THE Supreme Court is the final arbiter of the constitution. In this sense it is superior to all other heads of institution, as well as to all individuals.

However, the constitution allows all pillars of the state and constitutional bodies to form their own laws for smooth running of the administration. The apex court can review these acts to ensure they do not conflict with any provision of the constitution.

The Supreme Court is also authorised to formulate its own judicial policy, rules and regulations. However, no one can oversee or criticise such a policy, and apparently there is no mechanism to oversee the Supreme Court’s policymaking. No one can be the judge of his own action — ‘right or wrong, good or bad’. The Supreme Court judges might be competent, honest, and trustworthy, but as human beings they too are prone to mistakes.

The superior judiciary is also subject to the constitution, but it seems to overstep lines envisaged in the constitution and encroach upon the jurisdiction of other heads of institution.

It is involved in fixing prices of commodities, promotions, postings and transfers of government servants, dubbing some as honest and others as incompetent, without any trial or fair process.

The Supreme Court sometimes tries to solve social issues outside its original function. It issued a directive to the chief election commissioner to prepare an electoral roll and re-define constituencies, and if the chief election commissioner conducts elections under the direction of the Supreme Court, its own constitutional independence is in danger and the slogan of free elections becomes meaningless.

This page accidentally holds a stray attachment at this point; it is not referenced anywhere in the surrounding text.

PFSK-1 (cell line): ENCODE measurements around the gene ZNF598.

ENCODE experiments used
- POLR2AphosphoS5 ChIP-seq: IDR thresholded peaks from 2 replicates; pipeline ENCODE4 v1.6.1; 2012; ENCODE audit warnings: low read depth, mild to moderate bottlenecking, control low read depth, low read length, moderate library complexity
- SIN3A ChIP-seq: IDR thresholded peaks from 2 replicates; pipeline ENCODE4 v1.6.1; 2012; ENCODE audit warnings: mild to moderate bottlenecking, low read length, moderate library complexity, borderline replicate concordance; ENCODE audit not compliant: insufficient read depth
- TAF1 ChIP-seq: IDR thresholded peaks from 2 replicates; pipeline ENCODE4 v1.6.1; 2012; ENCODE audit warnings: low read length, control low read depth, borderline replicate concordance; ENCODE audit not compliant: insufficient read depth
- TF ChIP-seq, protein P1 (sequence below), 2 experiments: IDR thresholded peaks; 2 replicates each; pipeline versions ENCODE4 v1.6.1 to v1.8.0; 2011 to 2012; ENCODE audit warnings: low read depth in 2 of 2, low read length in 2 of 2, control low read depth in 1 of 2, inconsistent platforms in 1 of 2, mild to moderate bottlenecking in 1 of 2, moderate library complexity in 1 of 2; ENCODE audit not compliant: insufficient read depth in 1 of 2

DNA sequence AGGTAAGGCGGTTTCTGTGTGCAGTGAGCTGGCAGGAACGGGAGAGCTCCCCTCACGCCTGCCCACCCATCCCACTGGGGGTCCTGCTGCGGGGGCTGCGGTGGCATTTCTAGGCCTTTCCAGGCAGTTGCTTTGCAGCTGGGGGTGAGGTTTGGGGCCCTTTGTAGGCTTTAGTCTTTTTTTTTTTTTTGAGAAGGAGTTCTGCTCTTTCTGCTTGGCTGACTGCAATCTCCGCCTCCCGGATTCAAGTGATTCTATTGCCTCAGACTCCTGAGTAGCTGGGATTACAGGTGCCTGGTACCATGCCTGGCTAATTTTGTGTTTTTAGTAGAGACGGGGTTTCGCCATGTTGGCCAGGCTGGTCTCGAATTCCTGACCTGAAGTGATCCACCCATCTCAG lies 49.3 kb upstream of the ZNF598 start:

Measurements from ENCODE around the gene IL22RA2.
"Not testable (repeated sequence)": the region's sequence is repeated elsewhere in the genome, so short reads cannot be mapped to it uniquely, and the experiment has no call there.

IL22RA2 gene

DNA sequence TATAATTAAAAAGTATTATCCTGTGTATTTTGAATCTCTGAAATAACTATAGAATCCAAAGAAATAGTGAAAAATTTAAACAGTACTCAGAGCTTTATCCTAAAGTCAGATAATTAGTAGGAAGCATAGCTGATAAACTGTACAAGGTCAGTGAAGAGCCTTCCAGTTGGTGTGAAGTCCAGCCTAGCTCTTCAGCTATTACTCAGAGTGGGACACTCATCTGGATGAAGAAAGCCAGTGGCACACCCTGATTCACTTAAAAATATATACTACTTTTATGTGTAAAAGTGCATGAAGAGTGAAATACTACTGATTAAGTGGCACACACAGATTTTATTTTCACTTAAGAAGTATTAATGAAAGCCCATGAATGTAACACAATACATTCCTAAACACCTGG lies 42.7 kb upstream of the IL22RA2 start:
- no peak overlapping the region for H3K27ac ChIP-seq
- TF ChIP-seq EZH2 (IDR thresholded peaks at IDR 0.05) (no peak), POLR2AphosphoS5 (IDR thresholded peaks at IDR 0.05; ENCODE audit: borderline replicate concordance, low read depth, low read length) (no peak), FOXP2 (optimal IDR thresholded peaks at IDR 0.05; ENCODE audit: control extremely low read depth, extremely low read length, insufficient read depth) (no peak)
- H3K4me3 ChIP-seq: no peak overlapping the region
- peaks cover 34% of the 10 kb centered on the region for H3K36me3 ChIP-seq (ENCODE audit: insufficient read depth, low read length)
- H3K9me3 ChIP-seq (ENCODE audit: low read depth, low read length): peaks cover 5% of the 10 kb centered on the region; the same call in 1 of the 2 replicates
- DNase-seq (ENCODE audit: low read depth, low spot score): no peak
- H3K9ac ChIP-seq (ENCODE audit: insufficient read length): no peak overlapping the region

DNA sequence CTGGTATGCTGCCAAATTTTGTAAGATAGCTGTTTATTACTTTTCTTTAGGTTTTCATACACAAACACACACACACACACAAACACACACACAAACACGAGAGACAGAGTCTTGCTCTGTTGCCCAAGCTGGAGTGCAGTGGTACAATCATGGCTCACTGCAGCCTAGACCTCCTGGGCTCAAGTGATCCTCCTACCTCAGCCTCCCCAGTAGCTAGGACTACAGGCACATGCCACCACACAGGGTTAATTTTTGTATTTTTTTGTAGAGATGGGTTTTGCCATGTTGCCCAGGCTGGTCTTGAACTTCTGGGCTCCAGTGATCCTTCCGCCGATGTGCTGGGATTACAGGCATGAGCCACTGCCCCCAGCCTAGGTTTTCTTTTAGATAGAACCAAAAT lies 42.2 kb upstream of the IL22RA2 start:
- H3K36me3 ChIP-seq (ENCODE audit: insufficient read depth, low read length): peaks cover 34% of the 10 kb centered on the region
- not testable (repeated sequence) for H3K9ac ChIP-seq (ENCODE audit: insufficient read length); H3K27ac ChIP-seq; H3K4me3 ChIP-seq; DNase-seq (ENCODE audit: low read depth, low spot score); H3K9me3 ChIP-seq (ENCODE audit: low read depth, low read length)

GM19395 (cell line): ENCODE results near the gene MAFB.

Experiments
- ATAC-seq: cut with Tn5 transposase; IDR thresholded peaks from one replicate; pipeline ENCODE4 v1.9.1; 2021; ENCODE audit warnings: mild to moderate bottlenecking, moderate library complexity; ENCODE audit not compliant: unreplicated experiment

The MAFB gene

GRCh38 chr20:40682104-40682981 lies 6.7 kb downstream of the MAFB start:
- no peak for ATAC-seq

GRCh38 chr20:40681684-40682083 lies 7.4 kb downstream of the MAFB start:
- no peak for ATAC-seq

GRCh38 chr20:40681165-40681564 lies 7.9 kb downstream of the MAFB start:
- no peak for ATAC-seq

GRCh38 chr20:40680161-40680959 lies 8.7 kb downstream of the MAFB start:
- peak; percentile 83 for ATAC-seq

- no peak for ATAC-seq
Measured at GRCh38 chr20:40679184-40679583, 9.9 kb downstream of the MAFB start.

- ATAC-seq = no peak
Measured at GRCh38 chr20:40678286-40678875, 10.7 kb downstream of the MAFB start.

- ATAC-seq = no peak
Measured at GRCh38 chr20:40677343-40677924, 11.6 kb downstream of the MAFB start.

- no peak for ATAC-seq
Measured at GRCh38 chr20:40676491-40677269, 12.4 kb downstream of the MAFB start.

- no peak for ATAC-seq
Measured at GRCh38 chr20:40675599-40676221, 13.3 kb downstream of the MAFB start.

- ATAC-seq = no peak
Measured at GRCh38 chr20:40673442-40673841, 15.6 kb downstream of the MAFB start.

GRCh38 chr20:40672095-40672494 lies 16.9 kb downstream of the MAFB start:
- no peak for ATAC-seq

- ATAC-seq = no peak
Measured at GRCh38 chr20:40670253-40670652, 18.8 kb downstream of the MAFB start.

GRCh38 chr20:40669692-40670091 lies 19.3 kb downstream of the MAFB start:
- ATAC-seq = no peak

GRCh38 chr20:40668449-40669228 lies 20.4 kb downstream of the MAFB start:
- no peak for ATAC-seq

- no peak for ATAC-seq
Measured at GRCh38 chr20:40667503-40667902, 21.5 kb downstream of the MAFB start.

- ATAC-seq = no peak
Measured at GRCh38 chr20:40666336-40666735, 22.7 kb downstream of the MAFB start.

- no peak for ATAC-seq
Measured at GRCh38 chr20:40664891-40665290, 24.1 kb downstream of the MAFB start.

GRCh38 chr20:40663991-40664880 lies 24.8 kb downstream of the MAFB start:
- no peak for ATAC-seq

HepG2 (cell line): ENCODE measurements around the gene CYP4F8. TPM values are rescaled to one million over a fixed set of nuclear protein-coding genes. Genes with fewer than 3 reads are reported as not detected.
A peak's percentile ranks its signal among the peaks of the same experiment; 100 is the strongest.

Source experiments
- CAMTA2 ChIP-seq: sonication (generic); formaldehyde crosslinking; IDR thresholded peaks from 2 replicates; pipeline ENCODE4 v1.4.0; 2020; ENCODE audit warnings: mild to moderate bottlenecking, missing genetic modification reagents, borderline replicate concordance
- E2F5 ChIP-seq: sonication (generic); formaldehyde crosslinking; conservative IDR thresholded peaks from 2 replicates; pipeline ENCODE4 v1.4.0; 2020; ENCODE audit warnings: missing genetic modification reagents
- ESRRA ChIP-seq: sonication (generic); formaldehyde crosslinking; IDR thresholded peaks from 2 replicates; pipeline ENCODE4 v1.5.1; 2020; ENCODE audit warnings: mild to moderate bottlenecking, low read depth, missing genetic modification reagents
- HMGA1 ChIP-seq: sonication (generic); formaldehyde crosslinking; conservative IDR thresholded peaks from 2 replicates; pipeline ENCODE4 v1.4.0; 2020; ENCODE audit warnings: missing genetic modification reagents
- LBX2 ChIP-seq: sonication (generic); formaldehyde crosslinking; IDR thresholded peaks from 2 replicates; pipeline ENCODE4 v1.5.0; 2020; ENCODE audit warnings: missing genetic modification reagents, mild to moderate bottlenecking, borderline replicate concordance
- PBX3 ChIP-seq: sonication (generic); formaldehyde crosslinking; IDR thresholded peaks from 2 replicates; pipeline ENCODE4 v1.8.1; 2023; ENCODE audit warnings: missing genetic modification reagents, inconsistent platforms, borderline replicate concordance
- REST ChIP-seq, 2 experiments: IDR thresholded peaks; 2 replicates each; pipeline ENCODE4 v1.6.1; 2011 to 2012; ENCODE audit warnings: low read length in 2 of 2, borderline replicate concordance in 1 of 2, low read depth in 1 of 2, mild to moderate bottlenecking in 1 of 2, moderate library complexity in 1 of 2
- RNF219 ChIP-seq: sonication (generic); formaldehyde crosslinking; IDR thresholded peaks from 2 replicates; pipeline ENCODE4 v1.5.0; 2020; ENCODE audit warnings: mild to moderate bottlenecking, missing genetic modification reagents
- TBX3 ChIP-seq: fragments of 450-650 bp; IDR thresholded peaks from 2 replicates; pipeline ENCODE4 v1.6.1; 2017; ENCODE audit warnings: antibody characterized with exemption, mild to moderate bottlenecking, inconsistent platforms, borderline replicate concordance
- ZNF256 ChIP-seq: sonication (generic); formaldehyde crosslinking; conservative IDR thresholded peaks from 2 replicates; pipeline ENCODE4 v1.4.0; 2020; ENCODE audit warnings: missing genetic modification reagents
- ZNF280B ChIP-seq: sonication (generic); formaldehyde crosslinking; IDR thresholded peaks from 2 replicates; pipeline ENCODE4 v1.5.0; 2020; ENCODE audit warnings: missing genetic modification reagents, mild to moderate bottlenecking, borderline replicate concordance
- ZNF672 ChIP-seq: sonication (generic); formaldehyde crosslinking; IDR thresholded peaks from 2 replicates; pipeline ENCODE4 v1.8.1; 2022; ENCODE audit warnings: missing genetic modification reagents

The superior judiciary, being the final arbiter of the law and the constitution, stands at a high pedestal and one can expect it to show a greater responsibility with regard to the solution of the public problem, peace and prosperity, economy, crumbling security and the law and order problems.

Efficiency lies in averting an unpleasant event from happening rather than being wise in retrospect. Everyone is looking to the judiciary to act in a most fair, honest and neutral way to dispense justice, which is its primary duty.

If the judiciary assumes duties of the executive, I am reminded of Faiz ’s verse: Kisse vakil karein aur kisse munsifi chahein.

RAJA SHAFAATULLAh     Islamabad

Delimitation in Karachi

THERE has been a lot of discussion on delimitation in Karachi.

The Muttahida Qaumi Movement has opposed the delimitation process in Karachi and has demanded that if the delimitation is done in the metropolitan city, then it should also be done in the whole of the country.

The MQM leaders have said that delimitation of constituencies should be carried out after the census. A few days ago Chief Election Commissioner Justice (Rtd) Fakhruddin G. Ebrahim said that it was not possible to carry out delimitation of constituencies in Karachi.

According to a recent survey on delimitation, 41 per cent people were for delimitation in Karachi, 49 per cent were in favour of delimitation in the entire country, whereas 10 per cent were of the view that delimitation should not be done at this time.

As a common man, I think to single out Karachi is not right and if delimitation of constituencies is to be done, then it should be done in the entire country. But it looks that this exercise cannot be done before the general election.

MUBASHIR MAHMOOD Karachi

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